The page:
utopia

noun

uto·​pia yu̇-ˈtō-pē-ə How to pronounce utopia (audio)
1
often capitalized : a place of ideal perfection especially in laws, government, and social conditions
2
: an impractical scheme for social improvement
3
: an imaginary and indefinitely remote place

Did you know?

There’s quite literally no place like utopia. In 1516, English humanist Sir Thomas More published a book titled Utopia, which compared social and economic conditions in Europe with those of an ideal society on an imaginary island located off the coast of the Americas. More wanted to imply that the perfect conditions on his fictional island could never really exist, so he called it “Utopia,” a name he created by combining the Greek words ou (“not, no”) and topos (“place”). The earliest generic use of utopia was for an imaginary and indefinitely remote place. The current use of utopia, referring to an ideal place or society, was inspired by More’s description of Utopia’s perfection.

Examples of utopia in a Sentence

The town's founders wanted to create a Christian utopia. It's a nice place to live, but it's no Utopia.
Recent Examples on the Web Silicon Valley has always dreamed of building its own utopias. Kaitlyn Tiffany, The Atlantic, 5 Feb. 2024 Kate McKinnon, Issa Rae, Simu Liu, Ncuti Gatwa, Kingsley Ben-Adir, and Scott Evans also portray various Barbies and Kens in Barbie Land, the pink utopia at the center of the film, and the rest of the cast includes America Ferrera, Michael Cera, and Will Ferrell. Jessica Wang, EW.com, 4 Dec. 2023 The company pursuing a controversial plan to build a new city on bucolic Solano County farmland insists that public approval is crucial to the success of its for-profit utopia. Ethan Baron, The Mercury News, 21 Jan. 2024 Unable to bear the idea of entrusting his utopia to someone else, Cabet departed with a band of loyal followers to establish a new colony outside of St. Louis, only to die the next month after suffering a stroke. John Last, Smithsonian Magazine, 28 Nov. 2023 The logline: In this immersive dating experience, four fabulous friends in their fifties who are looking for a love do-over will leave their busy city lives for a dating utopia. Marc Berman, Forbes, 29 Nov. 2023 It has been seen variously as a deity or an oracle; a world rife with life or hopelessly sterile; a setting for utopias, dystopias, even Ziggy Stardust. Michael Saler, WSJ, 27 Dec. 2023 Muhammed’s idea of a utopia is a world that is beautiful because everyone is being their true selves. Kerane Marcellus, Essence, 13 Dec. 2023 All of this talk of which of these possible utopias one prefers serves to distract us from the everyday reality of violent oppression. Isaac Chotiner, The New Yorker, 28 Nov. 2023 See More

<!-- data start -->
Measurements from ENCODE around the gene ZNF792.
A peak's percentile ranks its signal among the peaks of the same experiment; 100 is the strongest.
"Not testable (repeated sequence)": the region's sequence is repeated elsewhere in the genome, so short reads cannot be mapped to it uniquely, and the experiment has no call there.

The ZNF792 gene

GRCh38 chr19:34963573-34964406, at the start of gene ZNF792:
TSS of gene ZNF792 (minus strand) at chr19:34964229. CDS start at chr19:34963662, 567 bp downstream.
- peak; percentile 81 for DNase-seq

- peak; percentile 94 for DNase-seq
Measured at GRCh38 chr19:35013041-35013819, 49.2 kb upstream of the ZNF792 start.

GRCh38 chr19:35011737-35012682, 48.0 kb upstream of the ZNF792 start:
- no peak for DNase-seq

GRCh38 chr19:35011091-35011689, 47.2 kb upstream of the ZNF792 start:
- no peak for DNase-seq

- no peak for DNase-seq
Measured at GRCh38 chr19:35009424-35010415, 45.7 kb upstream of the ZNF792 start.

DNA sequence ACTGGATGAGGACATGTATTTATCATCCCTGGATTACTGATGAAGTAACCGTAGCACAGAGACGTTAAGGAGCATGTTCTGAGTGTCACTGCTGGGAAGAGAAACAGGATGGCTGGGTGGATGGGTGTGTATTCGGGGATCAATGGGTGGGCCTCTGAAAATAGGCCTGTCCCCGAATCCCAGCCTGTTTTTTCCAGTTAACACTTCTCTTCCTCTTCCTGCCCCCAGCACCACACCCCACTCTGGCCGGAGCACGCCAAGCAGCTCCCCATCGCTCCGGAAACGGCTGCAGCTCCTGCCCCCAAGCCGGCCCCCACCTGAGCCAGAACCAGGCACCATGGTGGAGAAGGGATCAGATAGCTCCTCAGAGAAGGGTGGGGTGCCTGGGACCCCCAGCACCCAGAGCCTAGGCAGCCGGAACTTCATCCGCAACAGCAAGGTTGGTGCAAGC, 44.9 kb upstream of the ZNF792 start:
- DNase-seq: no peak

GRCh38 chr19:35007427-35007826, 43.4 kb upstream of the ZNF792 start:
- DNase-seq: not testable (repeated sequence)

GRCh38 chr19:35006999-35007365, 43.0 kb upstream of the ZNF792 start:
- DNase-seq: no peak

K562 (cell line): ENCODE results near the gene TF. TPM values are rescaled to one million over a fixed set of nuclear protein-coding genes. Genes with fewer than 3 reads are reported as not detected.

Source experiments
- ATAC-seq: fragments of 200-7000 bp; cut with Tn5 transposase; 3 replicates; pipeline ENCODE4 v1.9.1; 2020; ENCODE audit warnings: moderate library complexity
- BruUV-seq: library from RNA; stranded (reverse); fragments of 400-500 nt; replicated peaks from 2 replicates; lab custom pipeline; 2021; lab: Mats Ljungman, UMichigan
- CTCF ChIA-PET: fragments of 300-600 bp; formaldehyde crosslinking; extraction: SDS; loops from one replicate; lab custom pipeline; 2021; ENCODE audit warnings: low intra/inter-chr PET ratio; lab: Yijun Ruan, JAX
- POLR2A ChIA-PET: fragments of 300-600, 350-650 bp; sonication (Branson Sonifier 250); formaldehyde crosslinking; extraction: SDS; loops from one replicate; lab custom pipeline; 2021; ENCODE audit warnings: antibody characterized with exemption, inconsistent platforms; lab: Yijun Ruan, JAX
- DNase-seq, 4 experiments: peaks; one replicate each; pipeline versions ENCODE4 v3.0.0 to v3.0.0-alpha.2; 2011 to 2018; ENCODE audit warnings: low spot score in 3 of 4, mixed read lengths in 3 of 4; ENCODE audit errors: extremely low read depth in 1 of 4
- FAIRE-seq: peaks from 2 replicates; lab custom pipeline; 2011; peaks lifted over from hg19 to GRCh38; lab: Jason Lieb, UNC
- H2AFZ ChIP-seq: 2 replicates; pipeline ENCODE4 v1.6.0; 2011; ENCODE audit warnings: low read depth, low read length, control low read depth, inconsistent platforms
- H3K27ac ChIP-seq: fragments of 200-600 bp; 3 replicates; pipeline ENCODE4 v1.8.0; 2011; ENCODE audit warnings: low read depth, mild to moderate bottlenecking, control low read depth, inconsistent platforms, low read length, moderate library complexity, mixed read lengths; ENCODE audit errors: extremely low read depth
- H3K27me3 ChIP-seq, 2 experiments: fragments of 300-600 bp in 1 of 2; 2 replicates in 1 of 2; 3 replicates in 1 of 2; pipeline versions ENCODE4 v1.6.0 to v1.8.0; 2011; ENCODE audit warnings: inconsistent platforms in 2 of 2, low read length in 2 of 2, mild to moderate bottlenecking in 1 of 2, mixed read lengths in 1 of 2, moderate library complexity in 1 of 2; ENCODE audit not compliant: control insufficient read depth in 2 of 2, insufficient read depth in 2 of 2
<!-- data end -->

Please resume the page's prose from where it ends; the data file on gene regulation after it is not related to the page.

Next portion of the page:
These examples are programmatically compiled from various online sources to illustrate current usage of the word 'utopia.' Any opinions expressed in the examples do not represent those of Merriam-Webster or its editors. Send us feedback about these examples.

Word History

Etymology

Utopia, imaginary and ideal country in Utopia (1516) by Sir Thomas More, from Greek ou not, no + topos place

First Known Use

1533, in the meaning defined at sense 3

Time Traveler
The first known use of utopia was in 1533

Podcast

Dictionary Entries Near utopia

Cite this Entry

“Utopia.” Merriam-Webster.com Dictionary, Merriam-Webster, https://www.merriam-webster.com/dictionary/utopia. Accessed 24 Feb. 2024.

Kids Definition

utopia

noun
uto·​pia yu̇-ˈtō-pē-ə How to pronounce utopia (audio)
1
often capitalized : a place of ideal perfection especially in laws, government, and social conditions
2
: an impractical scheme for social improvement
utopian
-pē-ən
adjective or noun
Etymology

from Utopia, name of an imaginary ideal country in a book Utopia written by Sir Thomas More 1478–1535 English statesman and author; from Greek ou "not, no" and Greek topos "place"

Word Origin
In 1516 the English statesman Sir Thomas More published a book that compared the condition of his England to that of a perfect and imaginary country, Utopia. Everything that was wrong in England was perfect in Utopia. More was trying to show how people could live together in peace and happiness if they only did what he thought was right. But the name he gave his imaginary country showed that he did not really believe perfection could ever be reached. Utopia means, literally, "no place," since it was formed from the Greek ou, meaning "no, not," and topos, "place." Since More's time, utopia has come to mean "a place of ideal perfection." Over the years many books similar to Utopia have been written, and many plans for perfect societies proposed, most of them impractical. Utopia has also come to mean any such scheme or plan.

More from Merriam-Webster on utopia

Last Updated: - Updated example sentences
Love words? Need even more definitions?

Subscribe to America's largest dictionary and get thousands more definitions and advanced search—ad free!